Thoughts on Joy (Part 2) or An Apology for Christian Joy

The three observations I offered in the previous post have prompted several more. God commands us through Paul to always “Rejoice in the Lord” (Phil 3.1; 4.4; 1 Thess 5.16). I want to obey God’s commands; therefore, I must (1) repent of the sin of joylessness and (2) strive for greater measures of Christ’s joy he both promised to me and prayed for me. All of this is possible by the Holy Spirit’s advocacy and empowerment. Bear with me as I think out loud regarding the gracious command to “Rejoice in the Lord.”

Joy takes on many forms in our life. We can identify those forms by what we supply after saying, “Well, at least I still have my ________.” What fills the blank is what keeps us tethered to joy. No matter how bad things get, we can still find joy, gladness and hope in whatever “this” is. We can easily mention some things that fill the blank: spouse, children, health, job, retirement, dignity, pride, etc.

Now, there is absolutely nothing wrong with finding joy in those things. In fact, it would be sin not to because the psalmist commands that we forget none of God’s good benefits (Ps 103.2ff). However, we do sin when we find ultimate joy in them. This for two reasons. (1) All those things are temporary. They can quickly become idols that when they fail us we doubt God’s goodness and grace. (2) Those less-than-ultimate means of joy confuse what is the greatest threat to our joy. To say, “At least I still have my children” assumes childlessness is the greatest threat to my joy. To say, “At least I still have my spouse” assumes widowhood is the greatest threat to my joy. To say, “At least I still have my job” assumes poverty is the greatest threat to my joy.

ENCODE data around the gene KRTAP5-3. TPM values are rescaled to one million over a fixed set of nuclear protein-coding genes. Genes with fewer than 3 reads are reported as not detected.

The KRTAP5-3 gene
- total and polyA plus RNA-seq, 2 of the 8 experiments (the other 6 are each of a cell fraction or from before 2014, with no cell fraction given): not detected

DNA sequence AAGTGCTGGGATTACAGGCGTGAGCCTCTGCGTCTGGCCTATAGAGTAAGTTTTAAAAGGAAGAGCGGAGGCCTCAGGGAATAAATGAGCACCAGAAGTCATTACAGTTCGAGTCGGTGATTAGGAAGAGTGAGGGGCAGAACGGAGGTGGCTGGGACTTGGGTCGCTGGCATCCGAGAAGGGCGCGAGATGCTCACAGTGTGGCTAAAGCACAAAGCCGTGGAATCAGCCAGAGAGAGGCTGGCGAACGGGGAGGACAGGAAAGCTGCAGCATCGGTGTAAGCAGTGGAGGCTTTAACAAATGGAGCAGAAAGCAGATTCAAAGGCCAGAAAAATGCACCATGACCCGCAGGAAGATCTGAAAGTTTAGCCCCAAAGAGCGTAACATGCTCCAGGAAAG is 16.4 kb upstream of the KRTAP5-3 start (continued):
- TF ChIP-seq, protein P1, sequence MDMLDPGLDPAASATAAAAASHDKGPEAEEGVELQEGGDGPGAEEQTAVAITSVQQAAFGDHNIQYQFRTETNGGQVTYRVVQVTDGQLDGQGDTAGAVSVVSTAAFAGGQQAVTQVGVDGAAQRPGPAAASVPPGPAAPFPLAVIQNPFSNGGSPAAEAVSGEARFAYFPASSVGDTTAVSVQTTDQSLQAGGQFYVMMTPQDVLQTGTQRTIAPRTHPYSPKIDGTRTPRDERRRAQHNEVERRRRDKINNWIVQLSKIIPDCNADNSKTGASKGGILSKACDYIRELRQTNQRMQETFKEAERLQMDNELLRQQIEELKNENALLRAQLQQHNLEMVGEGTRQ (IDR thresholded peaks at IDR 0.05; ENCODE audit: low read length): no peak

Again, don’t get me wrong. Losing a child, spouse, job, etc. are certainly threats to joy. But they are not the greatest threat.

The greatest threat to our joy is our sin without a remedy. It’s the thought that there is no way to rebuild what my sin has destroyed. It’s the truth that unless God does something about my sin, I will forever suffer his wrath. It’s the fact that I stand guilty before God, subject to his eternal punishment, with no recourse within myself. That is the epitome of joylessness.

You see, being childless or widowed (as tragic as those things may be) will not keep us from heaven. Being jobless or penniless will not bar us from eternal life with God. Our sin will, though. So whatever/whoever it is that can relieve that eternal joylessness is to be our ultimate joy (our “fill-in-the-blank” answer). Of course, that person is Jesus Christ who has removed the sting of eternal death and sin’s power to keep us eternally joyless.

In Luke 10, Jesus sent out 70 of his followers to declare the arrival of God’s kingdom in Christ. Jesus gave them authority over demons and sickness. They returned “with joy” (v17) recounting how they commanded demons. But as great as that was Jesus said (v20), “Nevertheless, do not rejoice in this, that the spirits are subject to you, but rejoice that your names are recorded in heaven.” In other words, when his followers lost all they had they were not to say, “At least we still have the joy of having commanded demons.” That was not an ultimate joy that would sustain them through death. Knowing they were secured in heaven would.